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Thousands at risk of eviction as county maps out landslide zones

By Fred Kibor | Jul 24th 2018 | 2 min read
Local residents from Kapsegut assess the damage on the road connecting Kapsegut, Ketigoi and Kalwal in Keiyo South, Elgeyo Marakwet County. [Eliud Kipsang/Standard]

Families living in the Elgeyo escarpment risk eviction as the county government begins mapping non-settlement and non-cultivation regions.

More than 4,000 families live in the landslide-prone areas that have fault lines cutting across the county.

The mapping exercise was motivated by perennial landslides that have killed more than 100 people and displaced thousands of others over the past two decades.

Water, Environment and Natural Resources Executive Abraham Barsosio said a team of surveyors had been dispatched to do the mapping with the aim of removing residents who had settled and cultivated in high-risk areas.

“We are sending a team of land surveyors who will erect beacons that will guide on the cut-line.

Illegal farming

"We cannot accept this kind of illegal farming activities in the escarpments,” said Mr Barsosio during a meeting on the impending mapping in Kocholwo, Keiyo South, yesterday.

“Over 30,000 people have haphazardly settled on the escarpment; they are farming and burning charcoal thus interfering with the environment, which experiences landslides every rainy season.”

He said the county government had started massive public sensitisation campaigns to stop illegal farming across the escarpment as this had led to the numerous landslides.

“Unchecked human activity has resulted in killer landslides that also destroyed property. We want to avert such disasters in the future,” said the county executive who was accompanied by his Agriculture counterpart Shadrack Yatich.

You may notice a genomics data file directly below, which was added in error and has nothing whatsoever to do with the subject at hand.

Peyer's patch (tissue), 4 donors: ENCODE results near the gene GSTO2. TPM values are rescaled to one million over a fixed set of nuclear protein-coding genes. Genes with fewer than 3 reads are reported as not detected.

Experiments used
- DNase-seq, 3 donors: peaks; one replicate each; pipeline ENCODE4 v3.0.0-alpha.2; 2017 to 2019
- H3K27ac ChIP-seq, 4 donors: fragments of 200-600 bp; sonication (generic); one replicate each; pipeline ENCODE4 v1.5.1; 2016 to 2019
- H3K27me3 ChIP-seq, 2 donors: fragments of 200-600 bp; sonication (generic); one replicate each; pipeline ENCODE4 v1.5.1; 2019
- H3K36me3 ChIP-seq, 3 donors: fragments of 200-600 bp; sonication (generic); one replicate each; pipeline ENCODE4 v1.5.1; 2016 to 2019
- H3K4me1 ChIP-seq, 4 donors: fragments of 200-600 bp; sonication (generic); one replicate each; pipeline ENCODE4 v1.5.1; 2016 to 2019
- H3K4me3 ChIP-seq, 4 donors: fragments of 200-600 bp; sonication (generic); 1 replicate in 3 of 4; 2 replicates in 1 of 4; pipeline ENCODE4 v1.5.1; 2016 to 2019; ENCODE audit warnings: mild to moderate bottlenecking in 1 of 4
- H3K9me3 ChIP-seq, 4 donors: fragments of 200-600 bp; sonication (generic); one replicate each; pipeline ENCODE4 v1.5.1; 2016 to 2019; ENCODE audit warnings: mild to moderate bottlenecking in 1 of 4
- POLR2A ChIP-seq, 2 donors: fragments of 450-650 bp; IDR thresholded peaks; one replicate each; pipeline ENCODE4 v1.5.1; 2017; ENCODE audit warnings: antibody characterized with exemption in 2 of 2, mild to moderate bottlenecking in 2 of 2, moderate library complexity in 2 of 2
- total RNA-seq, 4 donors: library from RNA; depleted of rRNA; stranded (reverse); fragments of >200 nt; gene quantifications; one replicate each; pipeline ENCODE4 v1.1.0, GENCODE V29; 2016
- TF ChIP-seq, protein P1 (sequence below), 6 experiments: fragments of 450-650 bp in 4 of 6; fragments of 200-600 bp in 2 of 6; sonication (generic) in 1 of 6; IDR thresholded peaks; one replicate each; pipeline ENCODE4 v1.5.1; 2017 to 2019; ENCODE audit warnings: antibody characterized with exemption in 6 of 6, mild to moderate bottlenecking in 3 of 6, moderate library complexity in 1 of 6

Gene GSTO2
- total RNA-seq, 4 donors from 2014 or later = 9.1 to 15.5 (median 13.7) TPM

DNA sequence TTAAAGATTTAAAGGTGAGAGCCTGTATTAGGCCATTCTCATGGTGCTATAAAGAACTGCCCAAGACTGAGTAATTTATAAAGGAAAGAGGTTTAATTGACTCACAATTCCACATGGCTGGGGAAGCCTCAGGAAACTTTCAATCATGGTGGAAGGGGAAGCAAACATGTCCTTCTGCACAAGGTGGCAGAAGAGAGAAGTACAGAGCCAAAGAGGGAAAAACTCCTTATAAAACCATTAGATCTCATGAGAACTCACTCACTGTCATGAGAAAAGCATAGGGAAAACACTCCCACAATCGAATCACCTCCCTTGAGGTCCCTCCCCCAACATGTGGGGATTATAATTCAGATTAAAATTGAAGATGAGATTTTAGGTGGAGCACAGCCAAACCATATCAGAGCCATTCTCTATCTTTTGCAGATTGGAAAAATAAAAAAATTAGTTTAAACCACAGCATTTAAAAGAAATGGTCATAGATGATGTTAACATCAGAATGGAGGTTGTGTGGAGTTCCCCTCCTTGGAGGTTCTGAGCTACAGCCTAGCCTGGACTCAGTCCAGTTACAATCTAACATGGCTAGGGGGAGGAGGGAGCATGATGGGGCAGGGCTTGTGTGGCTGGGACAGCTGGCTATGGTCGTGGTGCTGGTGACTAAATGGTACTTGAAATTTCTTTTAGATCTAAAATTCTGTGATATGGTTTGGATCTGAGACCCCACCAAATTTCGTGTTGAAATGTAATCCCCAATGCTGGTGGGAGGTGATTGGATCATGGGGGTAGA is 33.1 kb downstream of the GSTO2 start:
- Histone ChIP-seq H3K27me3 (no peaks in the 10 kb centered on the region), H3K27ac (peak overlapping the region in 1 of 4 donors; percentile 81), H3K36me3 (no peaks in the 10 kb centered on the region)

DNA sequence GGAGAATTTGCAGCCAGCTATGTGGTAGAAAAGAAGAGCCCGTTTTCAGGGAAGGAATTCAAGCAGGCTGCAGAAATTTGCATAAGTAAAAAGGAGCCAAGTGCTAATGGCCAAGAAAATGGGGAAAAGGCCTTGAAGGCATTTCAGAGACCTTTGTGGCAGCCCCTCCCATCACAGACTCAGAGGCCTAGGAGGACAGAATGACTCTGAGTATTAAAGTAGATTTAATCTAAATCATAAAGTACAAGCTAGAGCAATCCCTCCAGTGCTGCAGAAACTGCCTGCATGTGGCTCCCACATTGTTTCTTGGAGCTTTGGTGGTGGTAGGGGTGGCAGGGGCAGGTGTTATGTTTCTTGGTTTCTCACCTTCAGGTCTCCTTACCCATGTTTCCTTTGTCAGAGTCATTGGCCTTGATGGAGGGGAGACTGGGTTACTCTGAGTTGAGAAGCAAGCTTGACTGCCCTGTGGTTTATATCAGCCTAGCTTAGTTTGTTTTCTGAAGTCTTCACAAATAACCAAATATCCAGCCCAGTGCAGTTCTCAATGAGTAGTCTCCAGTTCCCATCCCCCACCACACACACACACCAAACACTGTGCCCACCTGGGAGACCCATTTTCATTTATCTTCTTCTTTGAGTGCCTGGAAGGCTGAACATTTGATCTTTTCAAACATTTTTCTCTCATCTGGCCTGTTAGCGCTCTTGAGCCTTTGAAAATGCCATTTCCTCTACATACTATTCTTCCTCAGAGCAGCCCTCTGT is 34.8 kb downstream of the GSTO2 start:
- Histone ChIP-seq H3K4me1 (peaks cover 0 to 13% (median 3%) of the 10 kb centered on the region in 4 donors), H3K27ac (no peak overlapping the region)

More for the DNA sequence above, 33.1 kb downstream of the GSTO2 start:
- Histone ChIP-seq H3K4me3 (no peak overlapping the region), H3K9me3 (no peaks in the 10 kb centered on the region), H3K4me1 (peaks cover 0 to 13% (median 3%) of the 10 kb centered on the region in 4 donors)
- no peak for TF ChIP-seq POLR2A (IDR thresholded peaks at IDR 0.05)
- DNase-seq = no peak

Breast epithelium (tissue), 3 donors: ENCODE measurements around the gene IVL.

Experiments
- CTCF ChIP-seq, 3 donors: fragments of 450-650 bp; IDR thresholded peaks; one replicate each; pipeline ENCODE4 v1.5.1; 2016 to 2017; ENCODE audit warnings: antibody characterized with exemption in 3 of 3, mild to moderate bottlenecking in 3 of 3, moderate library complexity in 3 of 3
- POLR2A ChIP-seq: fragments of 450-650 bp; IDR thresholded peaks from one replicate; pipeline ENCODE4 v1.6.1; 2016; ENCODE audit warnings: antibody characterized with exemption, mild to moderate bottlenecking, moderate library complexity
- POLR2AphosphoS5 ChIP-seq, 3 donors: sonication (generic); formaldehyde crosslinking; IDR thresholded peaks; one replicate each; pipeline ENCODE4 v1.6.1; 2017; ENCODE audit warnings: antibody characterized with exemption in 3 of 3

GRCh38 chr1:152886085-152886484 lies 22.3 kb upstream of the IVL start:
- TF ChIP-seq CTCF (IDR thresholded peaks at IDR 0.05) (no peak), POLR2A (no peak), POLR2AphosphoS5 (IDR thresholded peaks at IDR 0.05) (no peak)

Barsosio warned that should the illegal farming continue, the county government would liaise with the national government security agencies to implement the eviction using force.

He noted that the escarpment, which stretches from Tugumoi in Keiyo South to Liter in Marakwet East, had been wantonly destroyed and that classifying it as a water tower was the only way to save it from decimation.

A county disaster committee report indicated that more than 10,000 households are living on the escarpment across the county and carrying out normal daily activities, which predisposes them to catastrophe.

Landslide zones

Among the areas targeted as notorious landslide zones are sections of Soy, Tambach, Sambirir and Embolot/Embobut wards across the escarpments and the hanging valleys.

Mr Yatich said any further destruction of the water catchment region would attract punitive measures. He also warned that local agricultural officers in areas where the environmental destruction had occurred would face disciplinary action.

He advised farmers to take up alternative agricultural practices, saying growing coffee, avocados, mangoes, bananas, macadamia nuts and groundnuts was better than maize farming for Kocholwo, Setano, Katumoi, Teber and Kabechei locations.

County Director of Meteorological Services Simon Cheptot said illegal farming had also led to the destruction of wildlife habitats.

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